Vapor intrusion

When soil or groundwater is contaminated, potentially hazardous vapors can migrate into buildings. These volatile organic or inorganic compounds (or both) can potentially impact indoor air quality.

We provide guidance to help you investigate vapor intrusion concerns at your cleanup site and determine what to do about it. We've also linked to an important update: the 2015 changes in toxicity values and screening levels. You'll find links to Environmental Protection Agency guidance, too. 

Our state's vapor intrusion guidance was developed under Washington's cleanup law, the Model Toxics Control Act (MTCA).

Listening session for draft Memo No. 22

On December 17, 2018, we held a listening session on draft Implementation Memo No. 22 regarding short-term trichloroethene (TCE) toxicity from vapor intrusion. The listening session provided participants an opportunity to ask questions and give feedback on this document. Read the December 2018 listening session summary and presentation slides.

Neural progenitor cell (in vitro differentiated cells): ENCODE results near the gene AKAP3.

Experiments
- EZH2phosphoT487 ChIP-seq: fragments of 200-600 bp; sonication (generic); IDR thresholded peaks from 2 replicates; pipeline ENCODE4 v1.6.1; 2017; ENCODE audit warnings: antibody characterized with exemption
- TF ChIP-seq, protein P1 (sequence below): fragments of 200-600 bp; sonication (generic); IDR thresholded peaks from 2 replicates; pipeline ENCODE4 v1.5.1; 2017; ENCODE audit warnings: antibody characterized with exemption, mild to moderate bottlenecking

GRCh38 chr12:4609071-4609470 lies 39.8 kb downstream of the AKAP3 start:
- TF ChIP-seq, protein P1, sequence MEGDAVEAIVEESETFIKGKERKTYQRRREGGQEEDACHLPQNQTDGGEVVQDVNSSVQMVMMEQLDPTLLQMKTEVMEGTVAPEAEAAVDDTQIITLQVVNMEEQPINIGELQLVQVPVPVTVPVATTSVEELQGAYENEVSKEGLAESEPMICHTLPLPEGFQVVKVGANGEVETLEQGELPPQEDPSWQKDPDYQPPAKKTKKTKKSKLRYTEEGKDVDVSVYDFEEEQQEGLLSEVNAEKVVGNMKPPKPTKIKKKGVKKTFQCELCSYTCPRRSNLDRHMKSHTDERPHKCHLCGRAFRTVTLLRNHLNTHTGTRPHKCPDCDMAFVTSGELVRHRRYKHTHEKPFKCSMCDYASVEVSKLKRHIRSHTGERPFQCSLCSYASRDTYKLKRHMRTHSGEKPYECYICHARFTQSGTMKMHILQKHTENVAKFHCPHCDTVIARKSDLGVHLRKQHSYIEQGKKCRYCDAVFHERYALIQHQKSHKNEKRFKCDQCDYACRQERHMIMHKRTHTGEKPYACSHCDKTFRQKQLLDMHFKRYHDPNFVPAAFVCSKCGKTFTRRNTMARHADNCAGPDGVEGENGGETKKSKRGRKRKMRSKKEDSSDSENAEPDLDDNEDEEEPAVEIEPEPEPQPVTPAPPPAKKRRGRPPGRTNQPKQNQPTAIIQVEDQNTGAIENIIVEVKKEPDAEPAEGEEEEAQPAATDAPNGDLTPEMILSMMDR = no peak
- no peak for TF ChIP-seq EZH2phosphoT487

Graphic of two houses on top of soil and a groundwater plume of contamination.  Vapors from contaminated soil and groundwater are migrating through cracks into the homes.

This figure shows volatile chemicals migrating from contaminated soil and groundwater plumes into buildings. Chemicals are entering through cracks in the foundation and openings for utility lines. Atmospheric conditions and building ventilation are influencing vapor intrusion. Source: Environmental Protection Agency's vapor intrusion webpage, accessed October 2017.

What’s vapor intrusion?

Vapors from volatile organic compounds or inorganic compounds (or both) can migrate into buildings when the surrounding soil or groundwater is contaminated. This “vapor intrusion” can cause potentially unhealthy levels of hazardous substances in indoor air.

Guidance, screening levels, and other related vapor intrusion information